Frequently Asked Questions

Legislative redistricting is the process of redrawing the boundary lines of legislative districts.

The purpose of legislative redistricting is to ensure that each person is equally represented in our Legislature by the creation of districts that are as equal in population as practicable, consistent with other state constitutional parameters, so as to achieve the principle of “one person – one vote.”

The legislative redistricting process must occur every ten years, at the beginning of each decade, after a state officially receives the results of the federal decennial census, which provides the demographic and geographic data from which the districts are created.

Each of the 50 states has its own method of redrawing legislative boundaries at the start of each decade. In the majority of states, the legislative district plan takes the form of a bill passed by the Legislature and signed into law by the Governor. In over a dozen other states, responsibility for legislative redistricting is given to a group other than the Legislature. Such is the case in New Jersey, where a plan is created by an Apportionment Commission provided for in the New Jersey Constitution.

The Apportionment Commission is the 10-member body, provided for under the State Constitution, with responsibility for drawing New Jersey's legislative districts.

Article IV, Section III, paragraph 1 of the State Constitution provides that the Apportionment Commission is to be composed of 10 members, with five each appointed by the chairmen of the state committees of each of the two political parties whose candidates for governor receive the largest number of votes at the most recent gubernatorial election. The appointments must be made with consideration given to the representation of the various geographical areas of the State. Article IV, Section III,paragraph 2 of the State Constitution further provides that if a majority of the commission is unable to agree on a plan within a specified period, it must so certify to the Chief Justice of the New Jersey Supreme Court, who will then appoint an eleventh member.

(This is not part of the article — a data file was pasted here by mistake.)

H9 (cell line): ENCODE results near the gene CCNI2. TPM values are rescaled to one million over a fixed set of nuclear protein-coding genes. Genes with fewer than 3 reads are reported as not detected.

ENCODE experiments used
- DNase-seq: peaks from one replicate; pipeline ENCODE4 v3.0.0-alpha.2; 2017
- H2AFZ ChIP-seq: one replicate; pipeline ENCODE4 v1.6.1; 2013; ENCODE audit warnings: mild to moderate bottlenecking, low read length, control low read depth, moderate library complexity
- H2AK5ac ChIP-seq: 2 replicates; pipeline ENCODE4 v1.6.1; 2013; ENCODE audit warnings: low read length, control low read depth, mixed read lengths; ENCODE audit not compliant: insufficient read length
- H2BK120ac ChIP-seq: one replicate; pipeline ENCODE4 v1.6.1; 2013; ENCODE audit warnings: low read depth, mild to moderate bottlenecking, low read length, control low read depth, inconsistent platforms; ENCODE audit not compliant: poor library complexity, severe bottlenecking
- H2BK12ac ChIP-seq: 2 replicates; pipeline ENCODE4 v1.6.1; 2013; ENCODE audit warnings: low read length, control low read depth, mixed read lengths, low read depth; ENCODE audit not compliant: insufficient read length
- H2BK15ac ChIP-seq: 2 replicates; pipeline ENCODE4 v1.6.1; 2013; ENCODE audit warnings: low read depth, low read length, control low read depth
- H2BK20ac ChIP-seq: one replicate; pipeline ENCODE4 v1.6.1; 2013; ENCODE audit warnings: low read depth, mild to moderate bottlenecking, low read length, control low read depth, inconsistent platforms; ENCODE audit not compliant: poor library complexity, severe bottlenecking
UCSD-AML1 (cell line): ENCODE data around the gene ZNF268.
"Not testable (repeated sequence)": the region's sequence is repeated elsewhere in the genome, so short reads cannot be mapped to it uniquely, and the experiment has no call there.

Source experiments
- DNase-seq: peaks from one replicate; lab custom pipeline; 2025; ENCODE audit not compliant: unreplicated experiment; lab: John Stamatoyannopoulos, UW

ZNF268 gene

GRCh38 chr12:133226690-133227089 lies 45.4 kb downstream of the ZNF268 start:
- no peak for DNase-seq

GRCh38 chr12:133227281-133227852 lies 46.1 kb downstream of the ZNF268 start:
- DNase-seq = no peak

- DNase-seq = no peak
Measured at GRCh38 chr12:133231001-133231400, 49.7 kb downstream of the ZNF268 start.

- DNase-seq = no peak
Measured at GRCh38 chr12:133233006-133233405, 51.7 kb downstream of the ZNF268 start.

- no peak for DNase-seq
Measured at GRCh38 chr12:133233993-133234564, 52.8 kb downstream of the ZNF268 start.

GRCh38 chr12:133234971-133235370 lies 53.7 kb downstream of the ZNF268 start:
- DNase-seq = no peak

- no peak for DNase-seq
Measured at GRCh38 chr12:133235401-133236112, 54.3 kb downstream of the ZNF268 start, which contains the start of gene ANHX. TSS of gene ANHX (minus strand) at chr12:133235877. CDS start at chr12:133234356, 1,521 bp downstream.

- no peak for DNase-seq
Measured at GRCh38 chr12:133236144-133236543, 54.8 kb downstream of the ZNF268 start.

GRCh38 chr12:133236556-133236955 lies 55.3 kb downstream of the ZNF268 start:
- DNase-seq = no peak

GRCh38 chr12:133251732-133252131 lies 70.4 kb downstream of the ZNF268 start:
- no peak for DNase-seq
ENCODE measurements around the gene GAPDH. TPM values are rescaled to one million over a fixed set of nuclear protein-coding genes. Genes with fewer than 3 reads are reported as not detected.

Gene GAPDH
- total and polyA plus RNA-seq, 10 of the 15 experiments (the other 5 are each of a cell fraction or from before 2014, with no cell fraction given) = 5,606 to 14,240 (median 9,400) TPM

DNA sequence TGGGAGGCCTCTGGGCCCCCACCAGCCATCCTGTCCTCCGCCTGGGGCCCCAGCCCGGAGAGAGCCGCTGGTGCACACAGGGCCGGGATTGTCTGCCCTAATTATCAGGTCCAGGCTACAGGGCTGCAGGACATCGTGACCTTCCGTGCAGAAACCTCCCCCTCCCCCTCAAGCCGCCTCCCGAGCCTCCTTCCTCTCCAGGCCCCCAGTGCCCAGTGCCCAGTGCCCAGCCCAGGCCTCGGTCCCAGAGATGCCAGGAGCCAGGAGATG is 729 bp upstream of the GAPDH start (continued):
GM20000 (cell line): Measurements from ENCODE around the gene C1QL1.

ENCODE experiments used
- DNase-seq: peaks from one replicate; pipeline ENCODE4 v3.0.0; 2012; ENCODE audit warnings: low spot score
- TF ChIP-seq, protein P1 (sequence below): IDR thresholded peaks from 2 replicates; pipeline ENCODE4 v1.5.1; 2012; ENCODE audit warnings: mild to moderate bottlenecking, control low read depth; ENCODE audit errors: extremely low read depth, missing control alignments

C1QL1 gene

The Apportionment Commission is directed to certify a redistricting plan within one month of receipt by the Governor of the census results, or on or before February 1st of the year following the year in which the census is taken, whichever is later. However, if a majority of the commission is unable to agree on a plan within this period, it must so certify to the Chief Justice of the New Jersey Supreme Court, who will then appoint an eleventh member as a tie breaker. With this new member, the reconstituted commission has one month to certify a plan to the Secretary of State.

In New Jersey, the time frame for legislative redistricting is tight. Although the official deadline for the Census Bureau to provide data to the states is April 1 of the year ending in one, the bureau has sought to help the State meet its deadlines by providing census data by late January or early February. This allows the commission time to accomplish its task in order for the candidates running for office in 2011 to know the new boundaries of their district sufficiently in advance of the filing deadline for the first legislative elections in a the new decade.

A range of redistricting principles must be followed in the legislative redistricting process. Such principles have been established over time, in accordance with constitutional provisions, laws such as the federal Voting Rights Act of 1965, and a significant number of court decisions. In New Jersey, legislative redistricting must also adhere to principles established in the State Constitution, such as contiguity, compactness, population equality, and the indivisibility of counties and municipalities, unless necessary to meet the foregoing requirements.

The State is divided into 40 legislative districts, with one senator and two members of the General Assembly elected from each district.

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